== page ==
Starbucks wants to do more than just act as your go-to spot for your morning coffee: they also want to be the harbingers of social change. Starbucks’ CEO Howard Schultz hopes to open up conversations about race relations in a new initiative called Race Together, in which baristas are invited to write the phrase on coffee cups, instead of just patron’s names. The act is meant to spark meaningful discussion.
"What if we were to write 'Race Together' on every Starbucks cup, and that facilitated a conversation between you and our customers?" Starbucks CEO Howard Schultz said in a video to his employees explaining the campaign. "And what if our customers as a result of that had a renewed level of understanding and sensitivity about the issue, and they themselves would spread that to their own sphere of influence?"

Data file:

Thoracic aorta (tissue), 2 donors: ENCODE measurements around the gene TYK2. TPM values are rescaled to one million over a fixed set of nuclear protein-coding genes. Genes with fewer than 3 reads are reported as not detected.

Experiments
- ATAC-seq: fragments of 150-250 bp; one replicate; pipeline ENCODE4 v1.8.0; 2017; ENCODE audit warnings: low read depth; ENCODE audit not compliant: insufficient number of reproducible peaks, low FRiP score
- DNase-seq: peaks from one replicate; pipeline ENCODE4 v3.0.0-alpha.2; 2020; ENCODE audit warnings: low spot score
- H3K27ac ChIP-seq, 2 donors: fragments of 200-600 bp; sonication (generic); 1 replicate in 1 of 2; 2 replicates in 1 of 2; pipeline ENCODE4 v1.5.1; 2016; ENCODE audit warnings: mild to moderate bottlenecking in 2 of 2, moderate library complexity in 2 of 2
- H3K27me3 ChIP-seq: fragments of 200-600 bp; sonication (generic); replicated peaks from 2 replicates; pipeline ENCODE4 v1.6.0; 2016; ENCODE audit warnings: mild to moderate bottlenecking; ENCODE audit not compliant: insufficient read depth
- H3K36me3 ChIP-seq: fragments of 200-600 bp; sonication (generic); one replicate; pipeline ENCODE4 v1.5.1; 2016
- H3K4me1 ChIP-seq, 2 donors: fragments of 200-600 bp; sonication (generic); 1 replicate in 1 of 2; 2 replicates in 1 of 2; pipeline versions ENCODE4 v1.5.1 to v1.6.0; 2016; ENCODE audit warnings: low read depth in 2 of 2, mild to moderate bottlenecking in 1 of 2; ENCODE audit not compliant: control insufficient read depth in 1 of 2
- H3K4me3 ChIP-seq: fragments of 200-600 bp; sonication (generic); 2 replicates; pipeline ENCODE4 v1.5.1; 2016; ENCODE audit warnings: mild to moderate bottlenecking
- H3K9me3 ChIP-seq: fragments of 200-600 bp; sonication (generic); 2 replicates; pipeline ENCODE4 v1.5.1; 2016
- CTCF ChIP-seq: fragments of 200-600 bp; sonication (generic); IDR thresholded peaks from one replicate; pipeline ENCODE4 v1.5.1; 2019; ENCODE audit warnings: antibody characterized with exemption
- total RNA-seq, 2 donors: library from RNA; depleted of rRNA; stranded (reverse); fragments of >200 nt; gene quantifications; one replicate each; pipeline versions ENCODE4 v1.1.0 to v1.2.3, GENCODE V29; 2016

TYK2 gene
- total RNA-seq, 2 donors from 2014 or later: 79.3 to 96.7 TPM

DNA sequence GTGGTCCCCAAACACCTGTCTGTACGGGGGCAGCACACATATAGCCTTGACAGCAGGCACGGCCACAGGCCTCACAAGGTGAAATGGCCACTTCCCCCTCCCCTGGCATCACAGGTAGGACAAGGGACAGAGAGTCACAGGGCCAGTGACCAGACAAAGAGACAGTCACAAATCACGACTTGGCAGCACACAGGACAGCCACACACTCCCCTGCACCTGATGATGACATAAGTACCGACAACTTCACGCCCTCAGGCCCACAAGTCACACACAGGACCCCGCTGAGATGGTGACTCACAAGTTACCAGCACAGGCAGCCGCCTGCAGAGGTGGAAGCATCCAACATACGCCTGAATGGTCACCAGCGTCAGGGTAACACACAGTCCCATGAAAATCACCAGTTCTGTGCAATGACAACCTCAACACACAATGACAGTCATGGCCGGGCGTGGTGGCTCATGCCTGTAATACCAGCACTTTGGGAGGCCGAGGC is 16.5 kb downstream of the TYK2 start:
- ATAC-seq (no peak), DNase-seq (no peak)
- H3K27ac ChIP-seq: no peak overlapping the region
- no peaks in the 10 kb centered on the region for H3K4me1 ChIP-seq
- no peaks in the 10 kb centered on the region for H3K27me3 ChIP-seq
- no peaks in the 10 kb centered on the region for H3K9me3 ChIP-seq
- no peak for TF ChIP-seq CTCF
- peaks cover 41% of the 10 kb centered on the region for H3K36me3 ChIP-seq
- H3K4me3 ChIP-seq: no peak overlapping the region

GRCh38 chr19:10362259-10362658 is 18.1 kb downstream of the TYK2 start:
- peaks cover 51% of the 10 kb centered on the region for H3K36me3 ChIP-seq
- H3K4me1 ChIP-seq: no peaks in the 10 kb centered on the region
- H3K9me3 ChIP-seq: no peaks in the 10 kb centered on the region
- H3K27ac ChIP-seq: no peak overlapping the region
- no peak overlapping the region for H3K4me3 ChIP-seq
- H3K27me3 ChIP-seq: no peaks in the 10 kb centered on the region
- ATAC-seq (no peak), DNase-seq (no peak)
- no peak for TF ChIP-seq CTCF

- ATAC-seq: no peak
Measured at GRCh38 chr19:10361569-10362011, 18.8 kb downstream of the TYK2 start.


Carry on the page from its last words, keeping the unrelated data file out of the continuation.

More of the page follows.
USA Today published these ideas in a free newspaper this week, explaining how racial and diversity views have changed since 1960, and how they are projected to grow by 2060. The piece also poses questions like "what is the chance that the next person I meet will be different from me?" and “How have my racial views evolved from those of my parents?”
Many Starbucks employees have already shared their experiences:
“I’m a three-year partner in a Midwest city that would have no racial diversity if not for the college nearby,” writes barista Desirae. “I’ve lost count of the number of times people have asked me, ‘What are you?’ ‘Excuse me,’ I’d say knowing exactly what they wanted to know. ‘What race am I? My mother is black and my father is a Japanese American.’ ‘Oh,’ they say, walking away as if I’m from another planet.”
Starbucks is encouraging people to share their thoughts using the hashtag #racetogether.